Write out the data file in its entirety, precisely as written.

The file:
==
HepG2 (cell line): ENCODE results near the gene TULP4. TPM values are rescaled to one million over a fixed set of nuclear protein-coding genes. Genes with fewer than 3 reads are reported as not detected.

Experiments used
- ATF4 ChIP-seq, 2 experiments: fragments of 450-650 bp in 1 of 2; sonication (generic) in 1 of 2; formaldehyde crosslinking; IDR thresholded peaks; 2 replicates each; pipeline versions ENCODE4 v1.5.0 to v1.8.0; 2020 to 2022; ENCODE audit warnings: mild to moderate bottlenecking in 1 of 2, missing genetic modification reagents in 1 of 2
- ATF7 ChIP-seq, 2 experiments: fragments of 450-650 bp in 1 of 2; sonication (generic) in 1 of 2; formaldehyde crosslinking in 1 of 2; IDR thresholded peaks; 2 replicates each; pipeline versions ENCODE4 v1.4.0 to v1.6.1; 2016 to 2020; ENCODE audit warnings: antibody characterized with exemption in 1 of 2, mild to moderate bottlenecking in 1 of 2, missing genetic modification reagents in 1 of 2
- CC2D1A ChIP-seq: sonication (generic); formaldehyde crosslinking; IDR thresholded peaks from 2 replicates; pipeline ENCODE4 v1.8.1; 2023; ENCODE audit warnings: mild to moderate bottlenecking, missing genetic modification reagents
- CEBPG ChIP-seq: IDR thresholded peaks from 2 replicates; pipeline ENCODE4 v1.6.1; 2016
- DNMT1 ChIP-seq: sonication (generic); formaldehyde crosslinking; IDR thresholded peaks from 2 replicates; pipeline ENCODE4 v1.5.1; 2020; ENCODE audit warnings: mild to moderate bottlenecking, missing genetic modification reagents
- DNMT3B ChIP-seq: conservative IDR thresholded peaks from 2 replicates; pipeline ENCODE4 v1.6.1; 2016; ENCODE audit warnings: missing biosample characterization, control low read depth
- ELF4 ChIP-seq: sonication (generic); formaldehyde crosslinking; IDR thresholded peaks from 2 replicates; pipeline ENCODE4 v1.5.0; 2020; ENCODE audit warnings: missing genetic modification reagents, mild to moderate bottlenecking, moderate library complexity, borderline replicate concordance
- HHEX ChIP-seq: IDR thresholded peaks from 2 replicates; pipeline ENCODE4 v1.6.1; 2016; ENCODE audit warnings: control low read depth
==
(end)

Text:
HepG2 (cell line): ENCODE results near the gene TULP4. TPM values are rescaled to one million over a fixed set of nuclear protein-coding genes. Genes with fewer than 3 reads are reported as not detected.

Experiments used
- ATF4 ChIP-seq, 2 experiments: fragments of 450-650 bp in 1 of 2; sonication (generic) in 1 of 2; formaldehyde crosslinking; IDR thresholded peaks; 2 replicates each; pipeline versions ENCODE4 v1.5.0 to v1.8.0; 2020 to 2022; ENCODE audit warnings: mild to moderate bottlenecking in 1 of 2, missing genetic modification reagents in 1 of 2
- ATF7 ChIP-seq, 2 experiments: fragments of 450-650 bp in 1 of 2; sonication (generic) in 1 of 2; formaldehyde crosslinking in 1 of 2; IDR thresholded peaks; 2 replicates each; pipeline versions ENCODE4 v1.4.0 to v1.6.1; 2016 to 2020; ENCODE audit warnings: antibody characterized with exemption in 1 of 2, mild to moderate bottlenecking in 1 of 2, missing genetic modification reagents in 1 of 2
- CC2D1A ChIP-seq: sonication (generic); formaldehyde crosslinking; IDR thresholded peaks from 2 replicates; pipeline ENCODE4 v1.8.1; 2023; ENCODE audit warnings: mild to moderate bottlenecking, missing genetic modification reagents
- CEBPG ChIP-seq: IDR thresholded peaks from 2 replicates; pipeline ENCODE4 v1.6.1; 2016
- DNMT1 ChIP-seq: sonication (generic); formaldehyde crosslinking; IDR thresholded peaks from 2 replicates; pipeline ENCODE4 v1.5.1; 2020; ENCODE audit warnings: mild to moderate bottlenecking, missing genetic modification reagents
- DNMT3B ChIP-seq: conservative IDR thresholded peaks from 2 replicates; pipeline ENCODE4 v1.6.1; 2016; ENCODE audit warnings: missing biosample characterization, control low read depth
- ELF4 ChIP-seq: sonication (generic); formaldehyde crosslinking; IDR thresholded peaks from 2 replicates; pipeline ENCODE4 v1.5.0; 2020; ENCODE audit warnings: missing genetic modification reagents, mild to moderate bottlenecking, moderate library complexity, borderline replicate concordance
- HHEX ChIP-seq: IDR thresholded peaks from 2 replicates; pipeline ENCODE4 v1.6.1; 2016; ENCODE audit warnings: control low read depth